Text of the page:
Q&A with 2021 YPWLC winner
Q&A with Hannah Ramsay, 2021 YPWLC winner.
Fresh from winning the 2021 Young Persons' World Lecture Competition final, Hannah took a moment to chat to us about her experience.
How does it feel to be the 2021 YPWLC winner?
I am still in shock- everyone did such an amazing job at the YPWLC and I could not have been more impressed with my competition. It was great to hear from and learn from young scientists around the world, who are just as passionate about materials research as I am!
What made you enter the competition?
When I found out that my University was hosting the YPLC Canada, I saw it as such an excellent opportunity to be able to practice my scientific communication skills, share my materials research, and meet other student researchers in similar fields. I was not disappointed, and the competition was everything I expected and more! I would encourage anyone interested to check it out and consider participating!
What was it like to compete online?
Though I have to admit that I had my fingers crossed that the competition could be in person this year, it will still so rewarding to present and hear from the other participants on Zoom. Everyone was so engaged in all of the presentations, and the judges and audience asked some really insightful questions that helped me reflect on my research.
Tell us about your career path so far.
I originally started studying at Queen’s University to become a science teacher, and absolutely fell in love with research and medicine along the way. After my undergrad, I was accepted to the MD/PhD program at Queen’s, where I am currently training to become a clinician-scientist. My research is in physical and materials chemistry, where I synthesize and study nanosized materials, called silver nanoclusters, and assess their applications towards imaging and therapy. I find it rewarding to be involved in materials research that can be applied clinically, to solve a wide range of different medical problems.
What led you to this kind of research.
I started studying metal nanoclusters in my undergraduate degree and was originally researching how they could be used to fabricate highly efficient solar cells. This work is still being carried out in the Stamplecoskie lab, but much of the focus has shifted towards more biologically relevant applications. It is interesting to study how one material possesses the versality to be applied to so many different technologies and settings.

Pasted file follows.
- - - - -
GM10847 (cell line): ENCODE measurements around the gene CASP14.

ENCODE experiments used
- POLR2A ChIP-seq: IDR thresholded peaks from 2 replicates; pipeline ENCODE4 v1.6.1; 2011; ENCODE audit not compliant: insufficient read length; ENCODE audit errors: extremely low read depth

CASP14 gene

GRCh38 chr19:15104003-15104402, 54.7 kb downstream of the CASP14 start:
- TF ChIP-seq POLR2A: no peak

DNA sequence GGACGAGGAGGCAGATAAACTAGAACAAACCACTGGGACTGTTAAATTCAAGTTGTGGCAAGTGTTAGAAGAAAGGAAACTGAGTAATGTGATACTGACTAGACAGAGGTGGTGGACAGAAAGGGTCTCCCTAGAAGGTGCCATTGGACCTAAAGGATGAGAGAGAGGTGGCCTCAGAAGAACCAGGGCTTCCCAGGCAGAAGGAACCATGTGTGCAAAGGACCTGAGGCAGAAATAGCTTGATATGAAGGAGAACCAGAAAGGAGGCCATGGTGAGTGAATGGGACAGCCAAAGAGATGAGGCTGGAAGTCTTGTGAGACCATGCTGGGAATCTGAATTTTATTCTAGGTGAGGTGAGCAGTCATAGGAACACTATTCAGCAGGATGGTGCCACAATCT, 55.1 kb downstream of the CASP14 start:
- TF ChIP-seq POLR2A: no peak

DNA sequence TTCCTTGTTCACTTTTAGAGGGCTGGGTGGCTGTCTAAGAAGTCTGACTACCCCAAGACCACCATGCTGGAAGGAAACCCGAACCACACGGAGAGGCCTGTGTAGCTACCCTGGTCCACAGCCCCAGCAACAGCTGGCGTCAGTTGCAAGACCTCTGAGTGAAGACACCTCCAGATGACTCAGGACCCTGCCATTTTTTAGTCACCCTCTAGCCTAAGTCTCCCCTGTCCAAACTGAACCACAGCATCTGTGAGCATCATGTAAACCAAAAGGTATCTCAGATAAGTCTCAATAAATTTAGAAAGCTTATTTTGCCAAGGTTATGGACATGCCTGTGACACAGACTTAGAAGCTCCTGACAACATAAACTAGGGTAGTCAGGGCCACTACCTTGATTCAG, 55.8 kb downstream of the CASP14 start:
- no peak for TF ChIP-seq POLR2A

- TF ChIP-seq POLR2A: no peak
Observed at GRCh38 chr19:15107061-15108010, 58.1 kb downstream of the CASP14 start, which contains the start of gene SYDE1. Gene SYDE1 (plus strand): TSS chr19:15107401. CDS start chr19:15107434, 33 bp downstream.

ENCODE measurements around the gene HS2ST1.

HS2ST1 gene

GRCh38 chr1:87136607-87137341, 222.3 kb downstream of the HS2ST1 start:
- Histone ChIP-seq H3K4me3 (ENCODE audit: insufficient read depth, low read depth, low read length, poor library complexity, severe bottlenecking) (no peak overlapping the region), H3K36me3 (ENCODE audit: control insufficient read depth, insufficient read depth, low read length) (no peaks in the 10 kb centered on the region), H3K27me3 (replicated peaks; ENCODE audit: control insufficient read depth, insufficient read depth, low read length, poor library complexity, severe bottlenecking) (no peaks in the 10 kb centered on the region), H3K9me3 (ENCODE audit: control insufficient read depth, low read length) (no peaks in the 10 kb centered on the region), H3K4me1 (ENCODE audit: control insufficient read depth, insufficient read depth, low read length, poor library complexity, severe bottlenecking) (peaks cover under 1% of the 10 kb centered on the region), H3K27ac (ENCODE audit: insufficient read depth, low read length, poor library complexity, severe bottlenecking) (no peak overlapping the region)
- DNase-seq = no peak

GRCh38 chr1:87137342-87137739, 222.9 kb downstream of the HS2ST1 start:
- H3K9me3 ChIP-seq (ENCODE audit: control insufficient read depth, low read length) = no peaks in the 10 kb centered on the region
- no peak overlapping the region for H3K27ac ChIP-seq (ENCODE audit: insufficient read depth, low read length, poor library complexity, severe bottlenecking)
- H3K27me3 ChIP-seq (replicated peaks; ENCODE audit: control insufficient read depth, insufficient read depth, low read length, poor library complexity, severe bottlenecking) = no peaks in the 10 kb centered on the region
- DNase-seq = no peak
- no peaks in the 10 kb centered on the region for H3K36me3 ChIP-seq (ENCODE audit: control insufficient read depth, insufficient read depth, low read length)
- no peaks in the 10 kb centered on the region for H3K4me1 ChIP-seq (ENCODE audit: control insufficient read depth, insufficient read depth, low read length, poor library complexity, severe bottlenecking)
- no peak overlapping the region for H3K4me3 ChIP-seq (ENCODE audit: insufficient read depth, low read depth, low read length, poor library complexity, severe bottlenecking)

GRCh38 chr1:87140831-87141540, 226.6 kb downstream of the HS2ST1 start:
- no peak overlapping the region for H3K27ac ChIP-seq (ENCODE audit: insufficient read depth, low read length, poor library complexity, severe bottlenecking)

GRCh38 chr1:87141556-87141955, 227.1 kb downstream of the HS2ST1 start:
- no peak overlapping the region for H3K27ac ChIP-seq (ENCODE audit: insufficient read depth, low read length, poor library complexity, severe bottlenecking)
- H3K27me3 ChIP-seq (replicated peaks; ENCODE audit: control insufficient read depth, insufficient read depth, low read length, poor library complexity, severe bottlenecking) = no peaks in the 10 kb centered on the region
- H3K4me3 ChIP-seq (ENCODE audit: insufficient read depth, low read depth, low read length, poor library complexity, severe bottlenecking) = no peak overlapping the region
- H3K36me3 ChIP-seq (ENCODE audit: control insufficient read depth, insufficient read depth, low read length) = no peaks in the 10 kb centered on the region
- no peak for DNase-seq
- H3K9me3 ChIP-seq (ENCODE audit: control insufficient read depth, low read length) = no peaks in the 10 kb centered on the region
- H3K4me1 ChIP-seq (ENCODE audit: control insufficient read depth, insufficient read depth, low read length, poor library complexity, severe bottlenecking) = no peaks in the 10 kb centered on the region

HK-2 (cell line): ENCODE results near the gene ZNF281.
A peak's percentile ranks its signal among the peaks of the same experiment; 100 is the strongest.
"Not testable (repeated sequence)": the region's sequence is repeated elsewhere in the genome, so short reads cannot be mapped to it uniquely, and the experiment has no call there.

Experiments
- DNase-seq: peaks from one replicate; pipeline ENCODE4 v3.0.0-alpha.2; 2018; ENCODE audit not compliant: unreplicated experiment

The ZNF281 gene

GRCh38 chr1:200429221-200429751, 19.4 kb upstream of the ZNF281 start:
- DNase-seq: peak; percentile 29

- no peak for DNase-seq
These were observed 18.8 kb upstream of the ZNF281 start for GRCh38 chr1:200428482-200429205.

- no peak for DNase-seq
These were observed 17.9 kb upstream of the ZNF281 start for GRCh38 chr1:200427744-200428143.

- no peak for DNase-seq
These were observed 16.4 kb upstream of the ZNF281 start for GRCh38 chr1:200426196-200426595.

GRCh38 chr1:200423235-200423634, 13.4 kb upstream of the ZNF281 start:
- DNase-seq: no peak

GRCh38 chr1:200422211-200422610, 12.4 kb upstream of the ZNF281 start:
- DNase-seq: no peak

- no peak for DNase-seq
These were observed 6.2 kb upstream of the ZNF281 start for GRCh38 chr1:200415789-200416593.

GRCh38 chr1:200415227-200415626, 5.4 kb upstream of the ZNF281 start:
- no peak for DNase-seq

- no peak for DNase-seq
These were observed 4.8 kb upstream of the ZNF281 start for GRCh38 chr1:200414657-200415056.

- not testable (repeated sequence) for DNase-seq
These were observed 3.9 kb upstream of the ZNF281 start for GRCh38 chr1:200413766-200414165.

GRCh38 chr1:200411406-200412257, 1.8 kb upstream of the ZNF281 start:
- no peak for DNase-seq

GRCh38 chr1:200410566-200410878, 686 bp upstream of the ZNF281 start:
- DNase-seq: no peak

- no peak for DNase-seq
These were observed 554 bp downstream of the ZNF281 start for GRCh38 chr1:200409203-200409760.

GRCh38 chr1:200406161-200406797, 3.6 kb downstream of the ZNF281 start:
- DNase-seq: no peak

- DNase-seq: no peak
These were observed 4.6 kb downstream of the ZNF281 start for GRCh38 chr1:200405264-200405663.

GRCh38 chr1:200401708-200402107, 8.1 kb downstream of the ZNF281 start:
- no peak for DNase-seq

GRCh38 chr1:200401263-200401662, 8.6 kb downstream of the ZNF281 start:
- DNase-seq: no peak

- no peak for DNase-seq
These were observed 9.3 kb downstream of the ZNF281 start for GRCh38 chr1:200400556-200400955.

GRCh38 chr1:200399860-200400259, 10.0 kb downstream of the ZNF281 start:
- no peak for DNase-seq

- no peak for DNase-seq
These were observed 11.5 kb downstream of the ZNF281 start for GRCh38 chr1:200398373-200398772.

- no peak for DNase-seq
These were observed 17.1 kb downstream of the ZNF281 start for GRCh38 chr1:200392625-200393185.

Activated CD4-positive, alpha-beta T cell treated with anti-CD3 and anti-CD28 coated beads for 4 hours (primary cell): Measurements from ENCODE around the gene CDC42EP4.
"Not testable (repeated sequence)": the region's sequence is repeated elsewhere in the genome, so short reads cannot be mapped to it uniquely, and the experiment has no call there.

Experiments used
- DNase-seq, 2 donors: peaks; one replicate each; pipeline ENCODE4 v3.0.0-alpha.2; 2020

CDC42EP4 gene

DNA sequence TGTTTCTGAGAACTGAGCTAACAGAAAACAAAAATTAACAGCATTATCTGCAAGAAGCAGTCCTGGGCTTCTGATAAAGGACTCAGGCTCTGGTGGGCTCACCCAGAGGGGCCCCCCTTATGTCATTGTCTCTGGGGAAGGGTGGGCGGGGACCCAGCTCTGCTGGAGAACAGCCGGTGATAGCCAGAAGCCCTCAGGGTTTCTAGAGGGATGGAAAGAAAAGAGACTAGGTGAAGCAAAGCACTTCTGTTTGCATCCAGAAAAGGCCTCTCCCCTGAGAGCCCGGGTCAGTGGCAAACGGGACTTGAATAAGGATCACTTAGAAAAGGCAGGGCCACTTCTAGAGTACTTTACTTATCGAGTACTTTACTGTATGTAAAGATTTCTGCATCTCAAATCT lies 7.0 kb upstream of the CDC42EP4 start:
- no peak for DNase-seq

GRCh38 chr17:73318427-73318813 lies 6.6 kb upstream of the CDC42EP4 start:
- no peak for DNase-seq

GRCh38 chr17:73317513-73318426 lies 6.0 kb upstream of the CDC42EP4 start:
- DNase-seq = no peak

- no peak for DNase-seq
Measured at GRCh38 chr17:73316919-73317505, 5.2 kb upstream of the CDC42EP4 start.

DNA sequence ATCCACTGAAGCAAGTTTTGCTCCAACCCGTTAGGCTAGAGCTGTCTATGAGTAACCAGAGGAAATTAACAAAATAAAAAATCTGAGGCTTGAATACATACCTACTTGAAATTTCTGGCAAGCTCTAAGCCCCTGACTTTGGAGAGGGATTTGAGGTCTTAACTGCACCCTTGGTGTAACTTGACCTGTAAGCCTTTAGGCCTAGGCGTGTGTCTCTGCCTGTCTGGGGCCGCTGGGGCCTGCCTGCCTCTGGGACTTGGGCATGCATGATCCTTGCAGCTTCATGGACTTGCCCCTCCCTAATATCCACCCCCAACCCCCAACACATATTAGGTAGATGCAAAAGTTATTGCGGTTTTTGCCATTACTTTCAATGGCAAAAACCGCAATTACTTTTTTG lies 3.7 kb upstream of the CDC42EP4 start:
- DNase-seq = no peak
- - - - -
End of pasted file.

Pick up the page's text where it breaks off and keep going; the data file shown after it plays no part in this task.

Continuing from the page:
Once you have competed your studies, what would you like to do as a career?
After medical school and as a physician, it is my intention to continue doing research that applies to my clinical interests. Right now, I am interested in internal medicine and radiology, but recognize that this could shift and change depending on the experiences I have in clerkship and moving forward in my training.
What’s next for you and your research?
As I finish up my second year of medical school, I am also excited to see how silver clusters continue to progress as an emerging theranostic material. These materials have moved onto trials to assess their efficacy at performing imaging and therapy in vitro, and the results that we have achieved are promising towards future studies in vivo. I have great faith in ability of the wonderful students in the Stamplecoskie lab and our collaborators to help continue to propel this work forward into important translational research.
Any advice on anyone thinking to enter their local YPLC heat?
If you are even considering participating, go for it! Win or lose, you will learn so much along the way, and it is such an excellent opportunity to practice communicating your work. Be confident, practice away, and have lots of fun!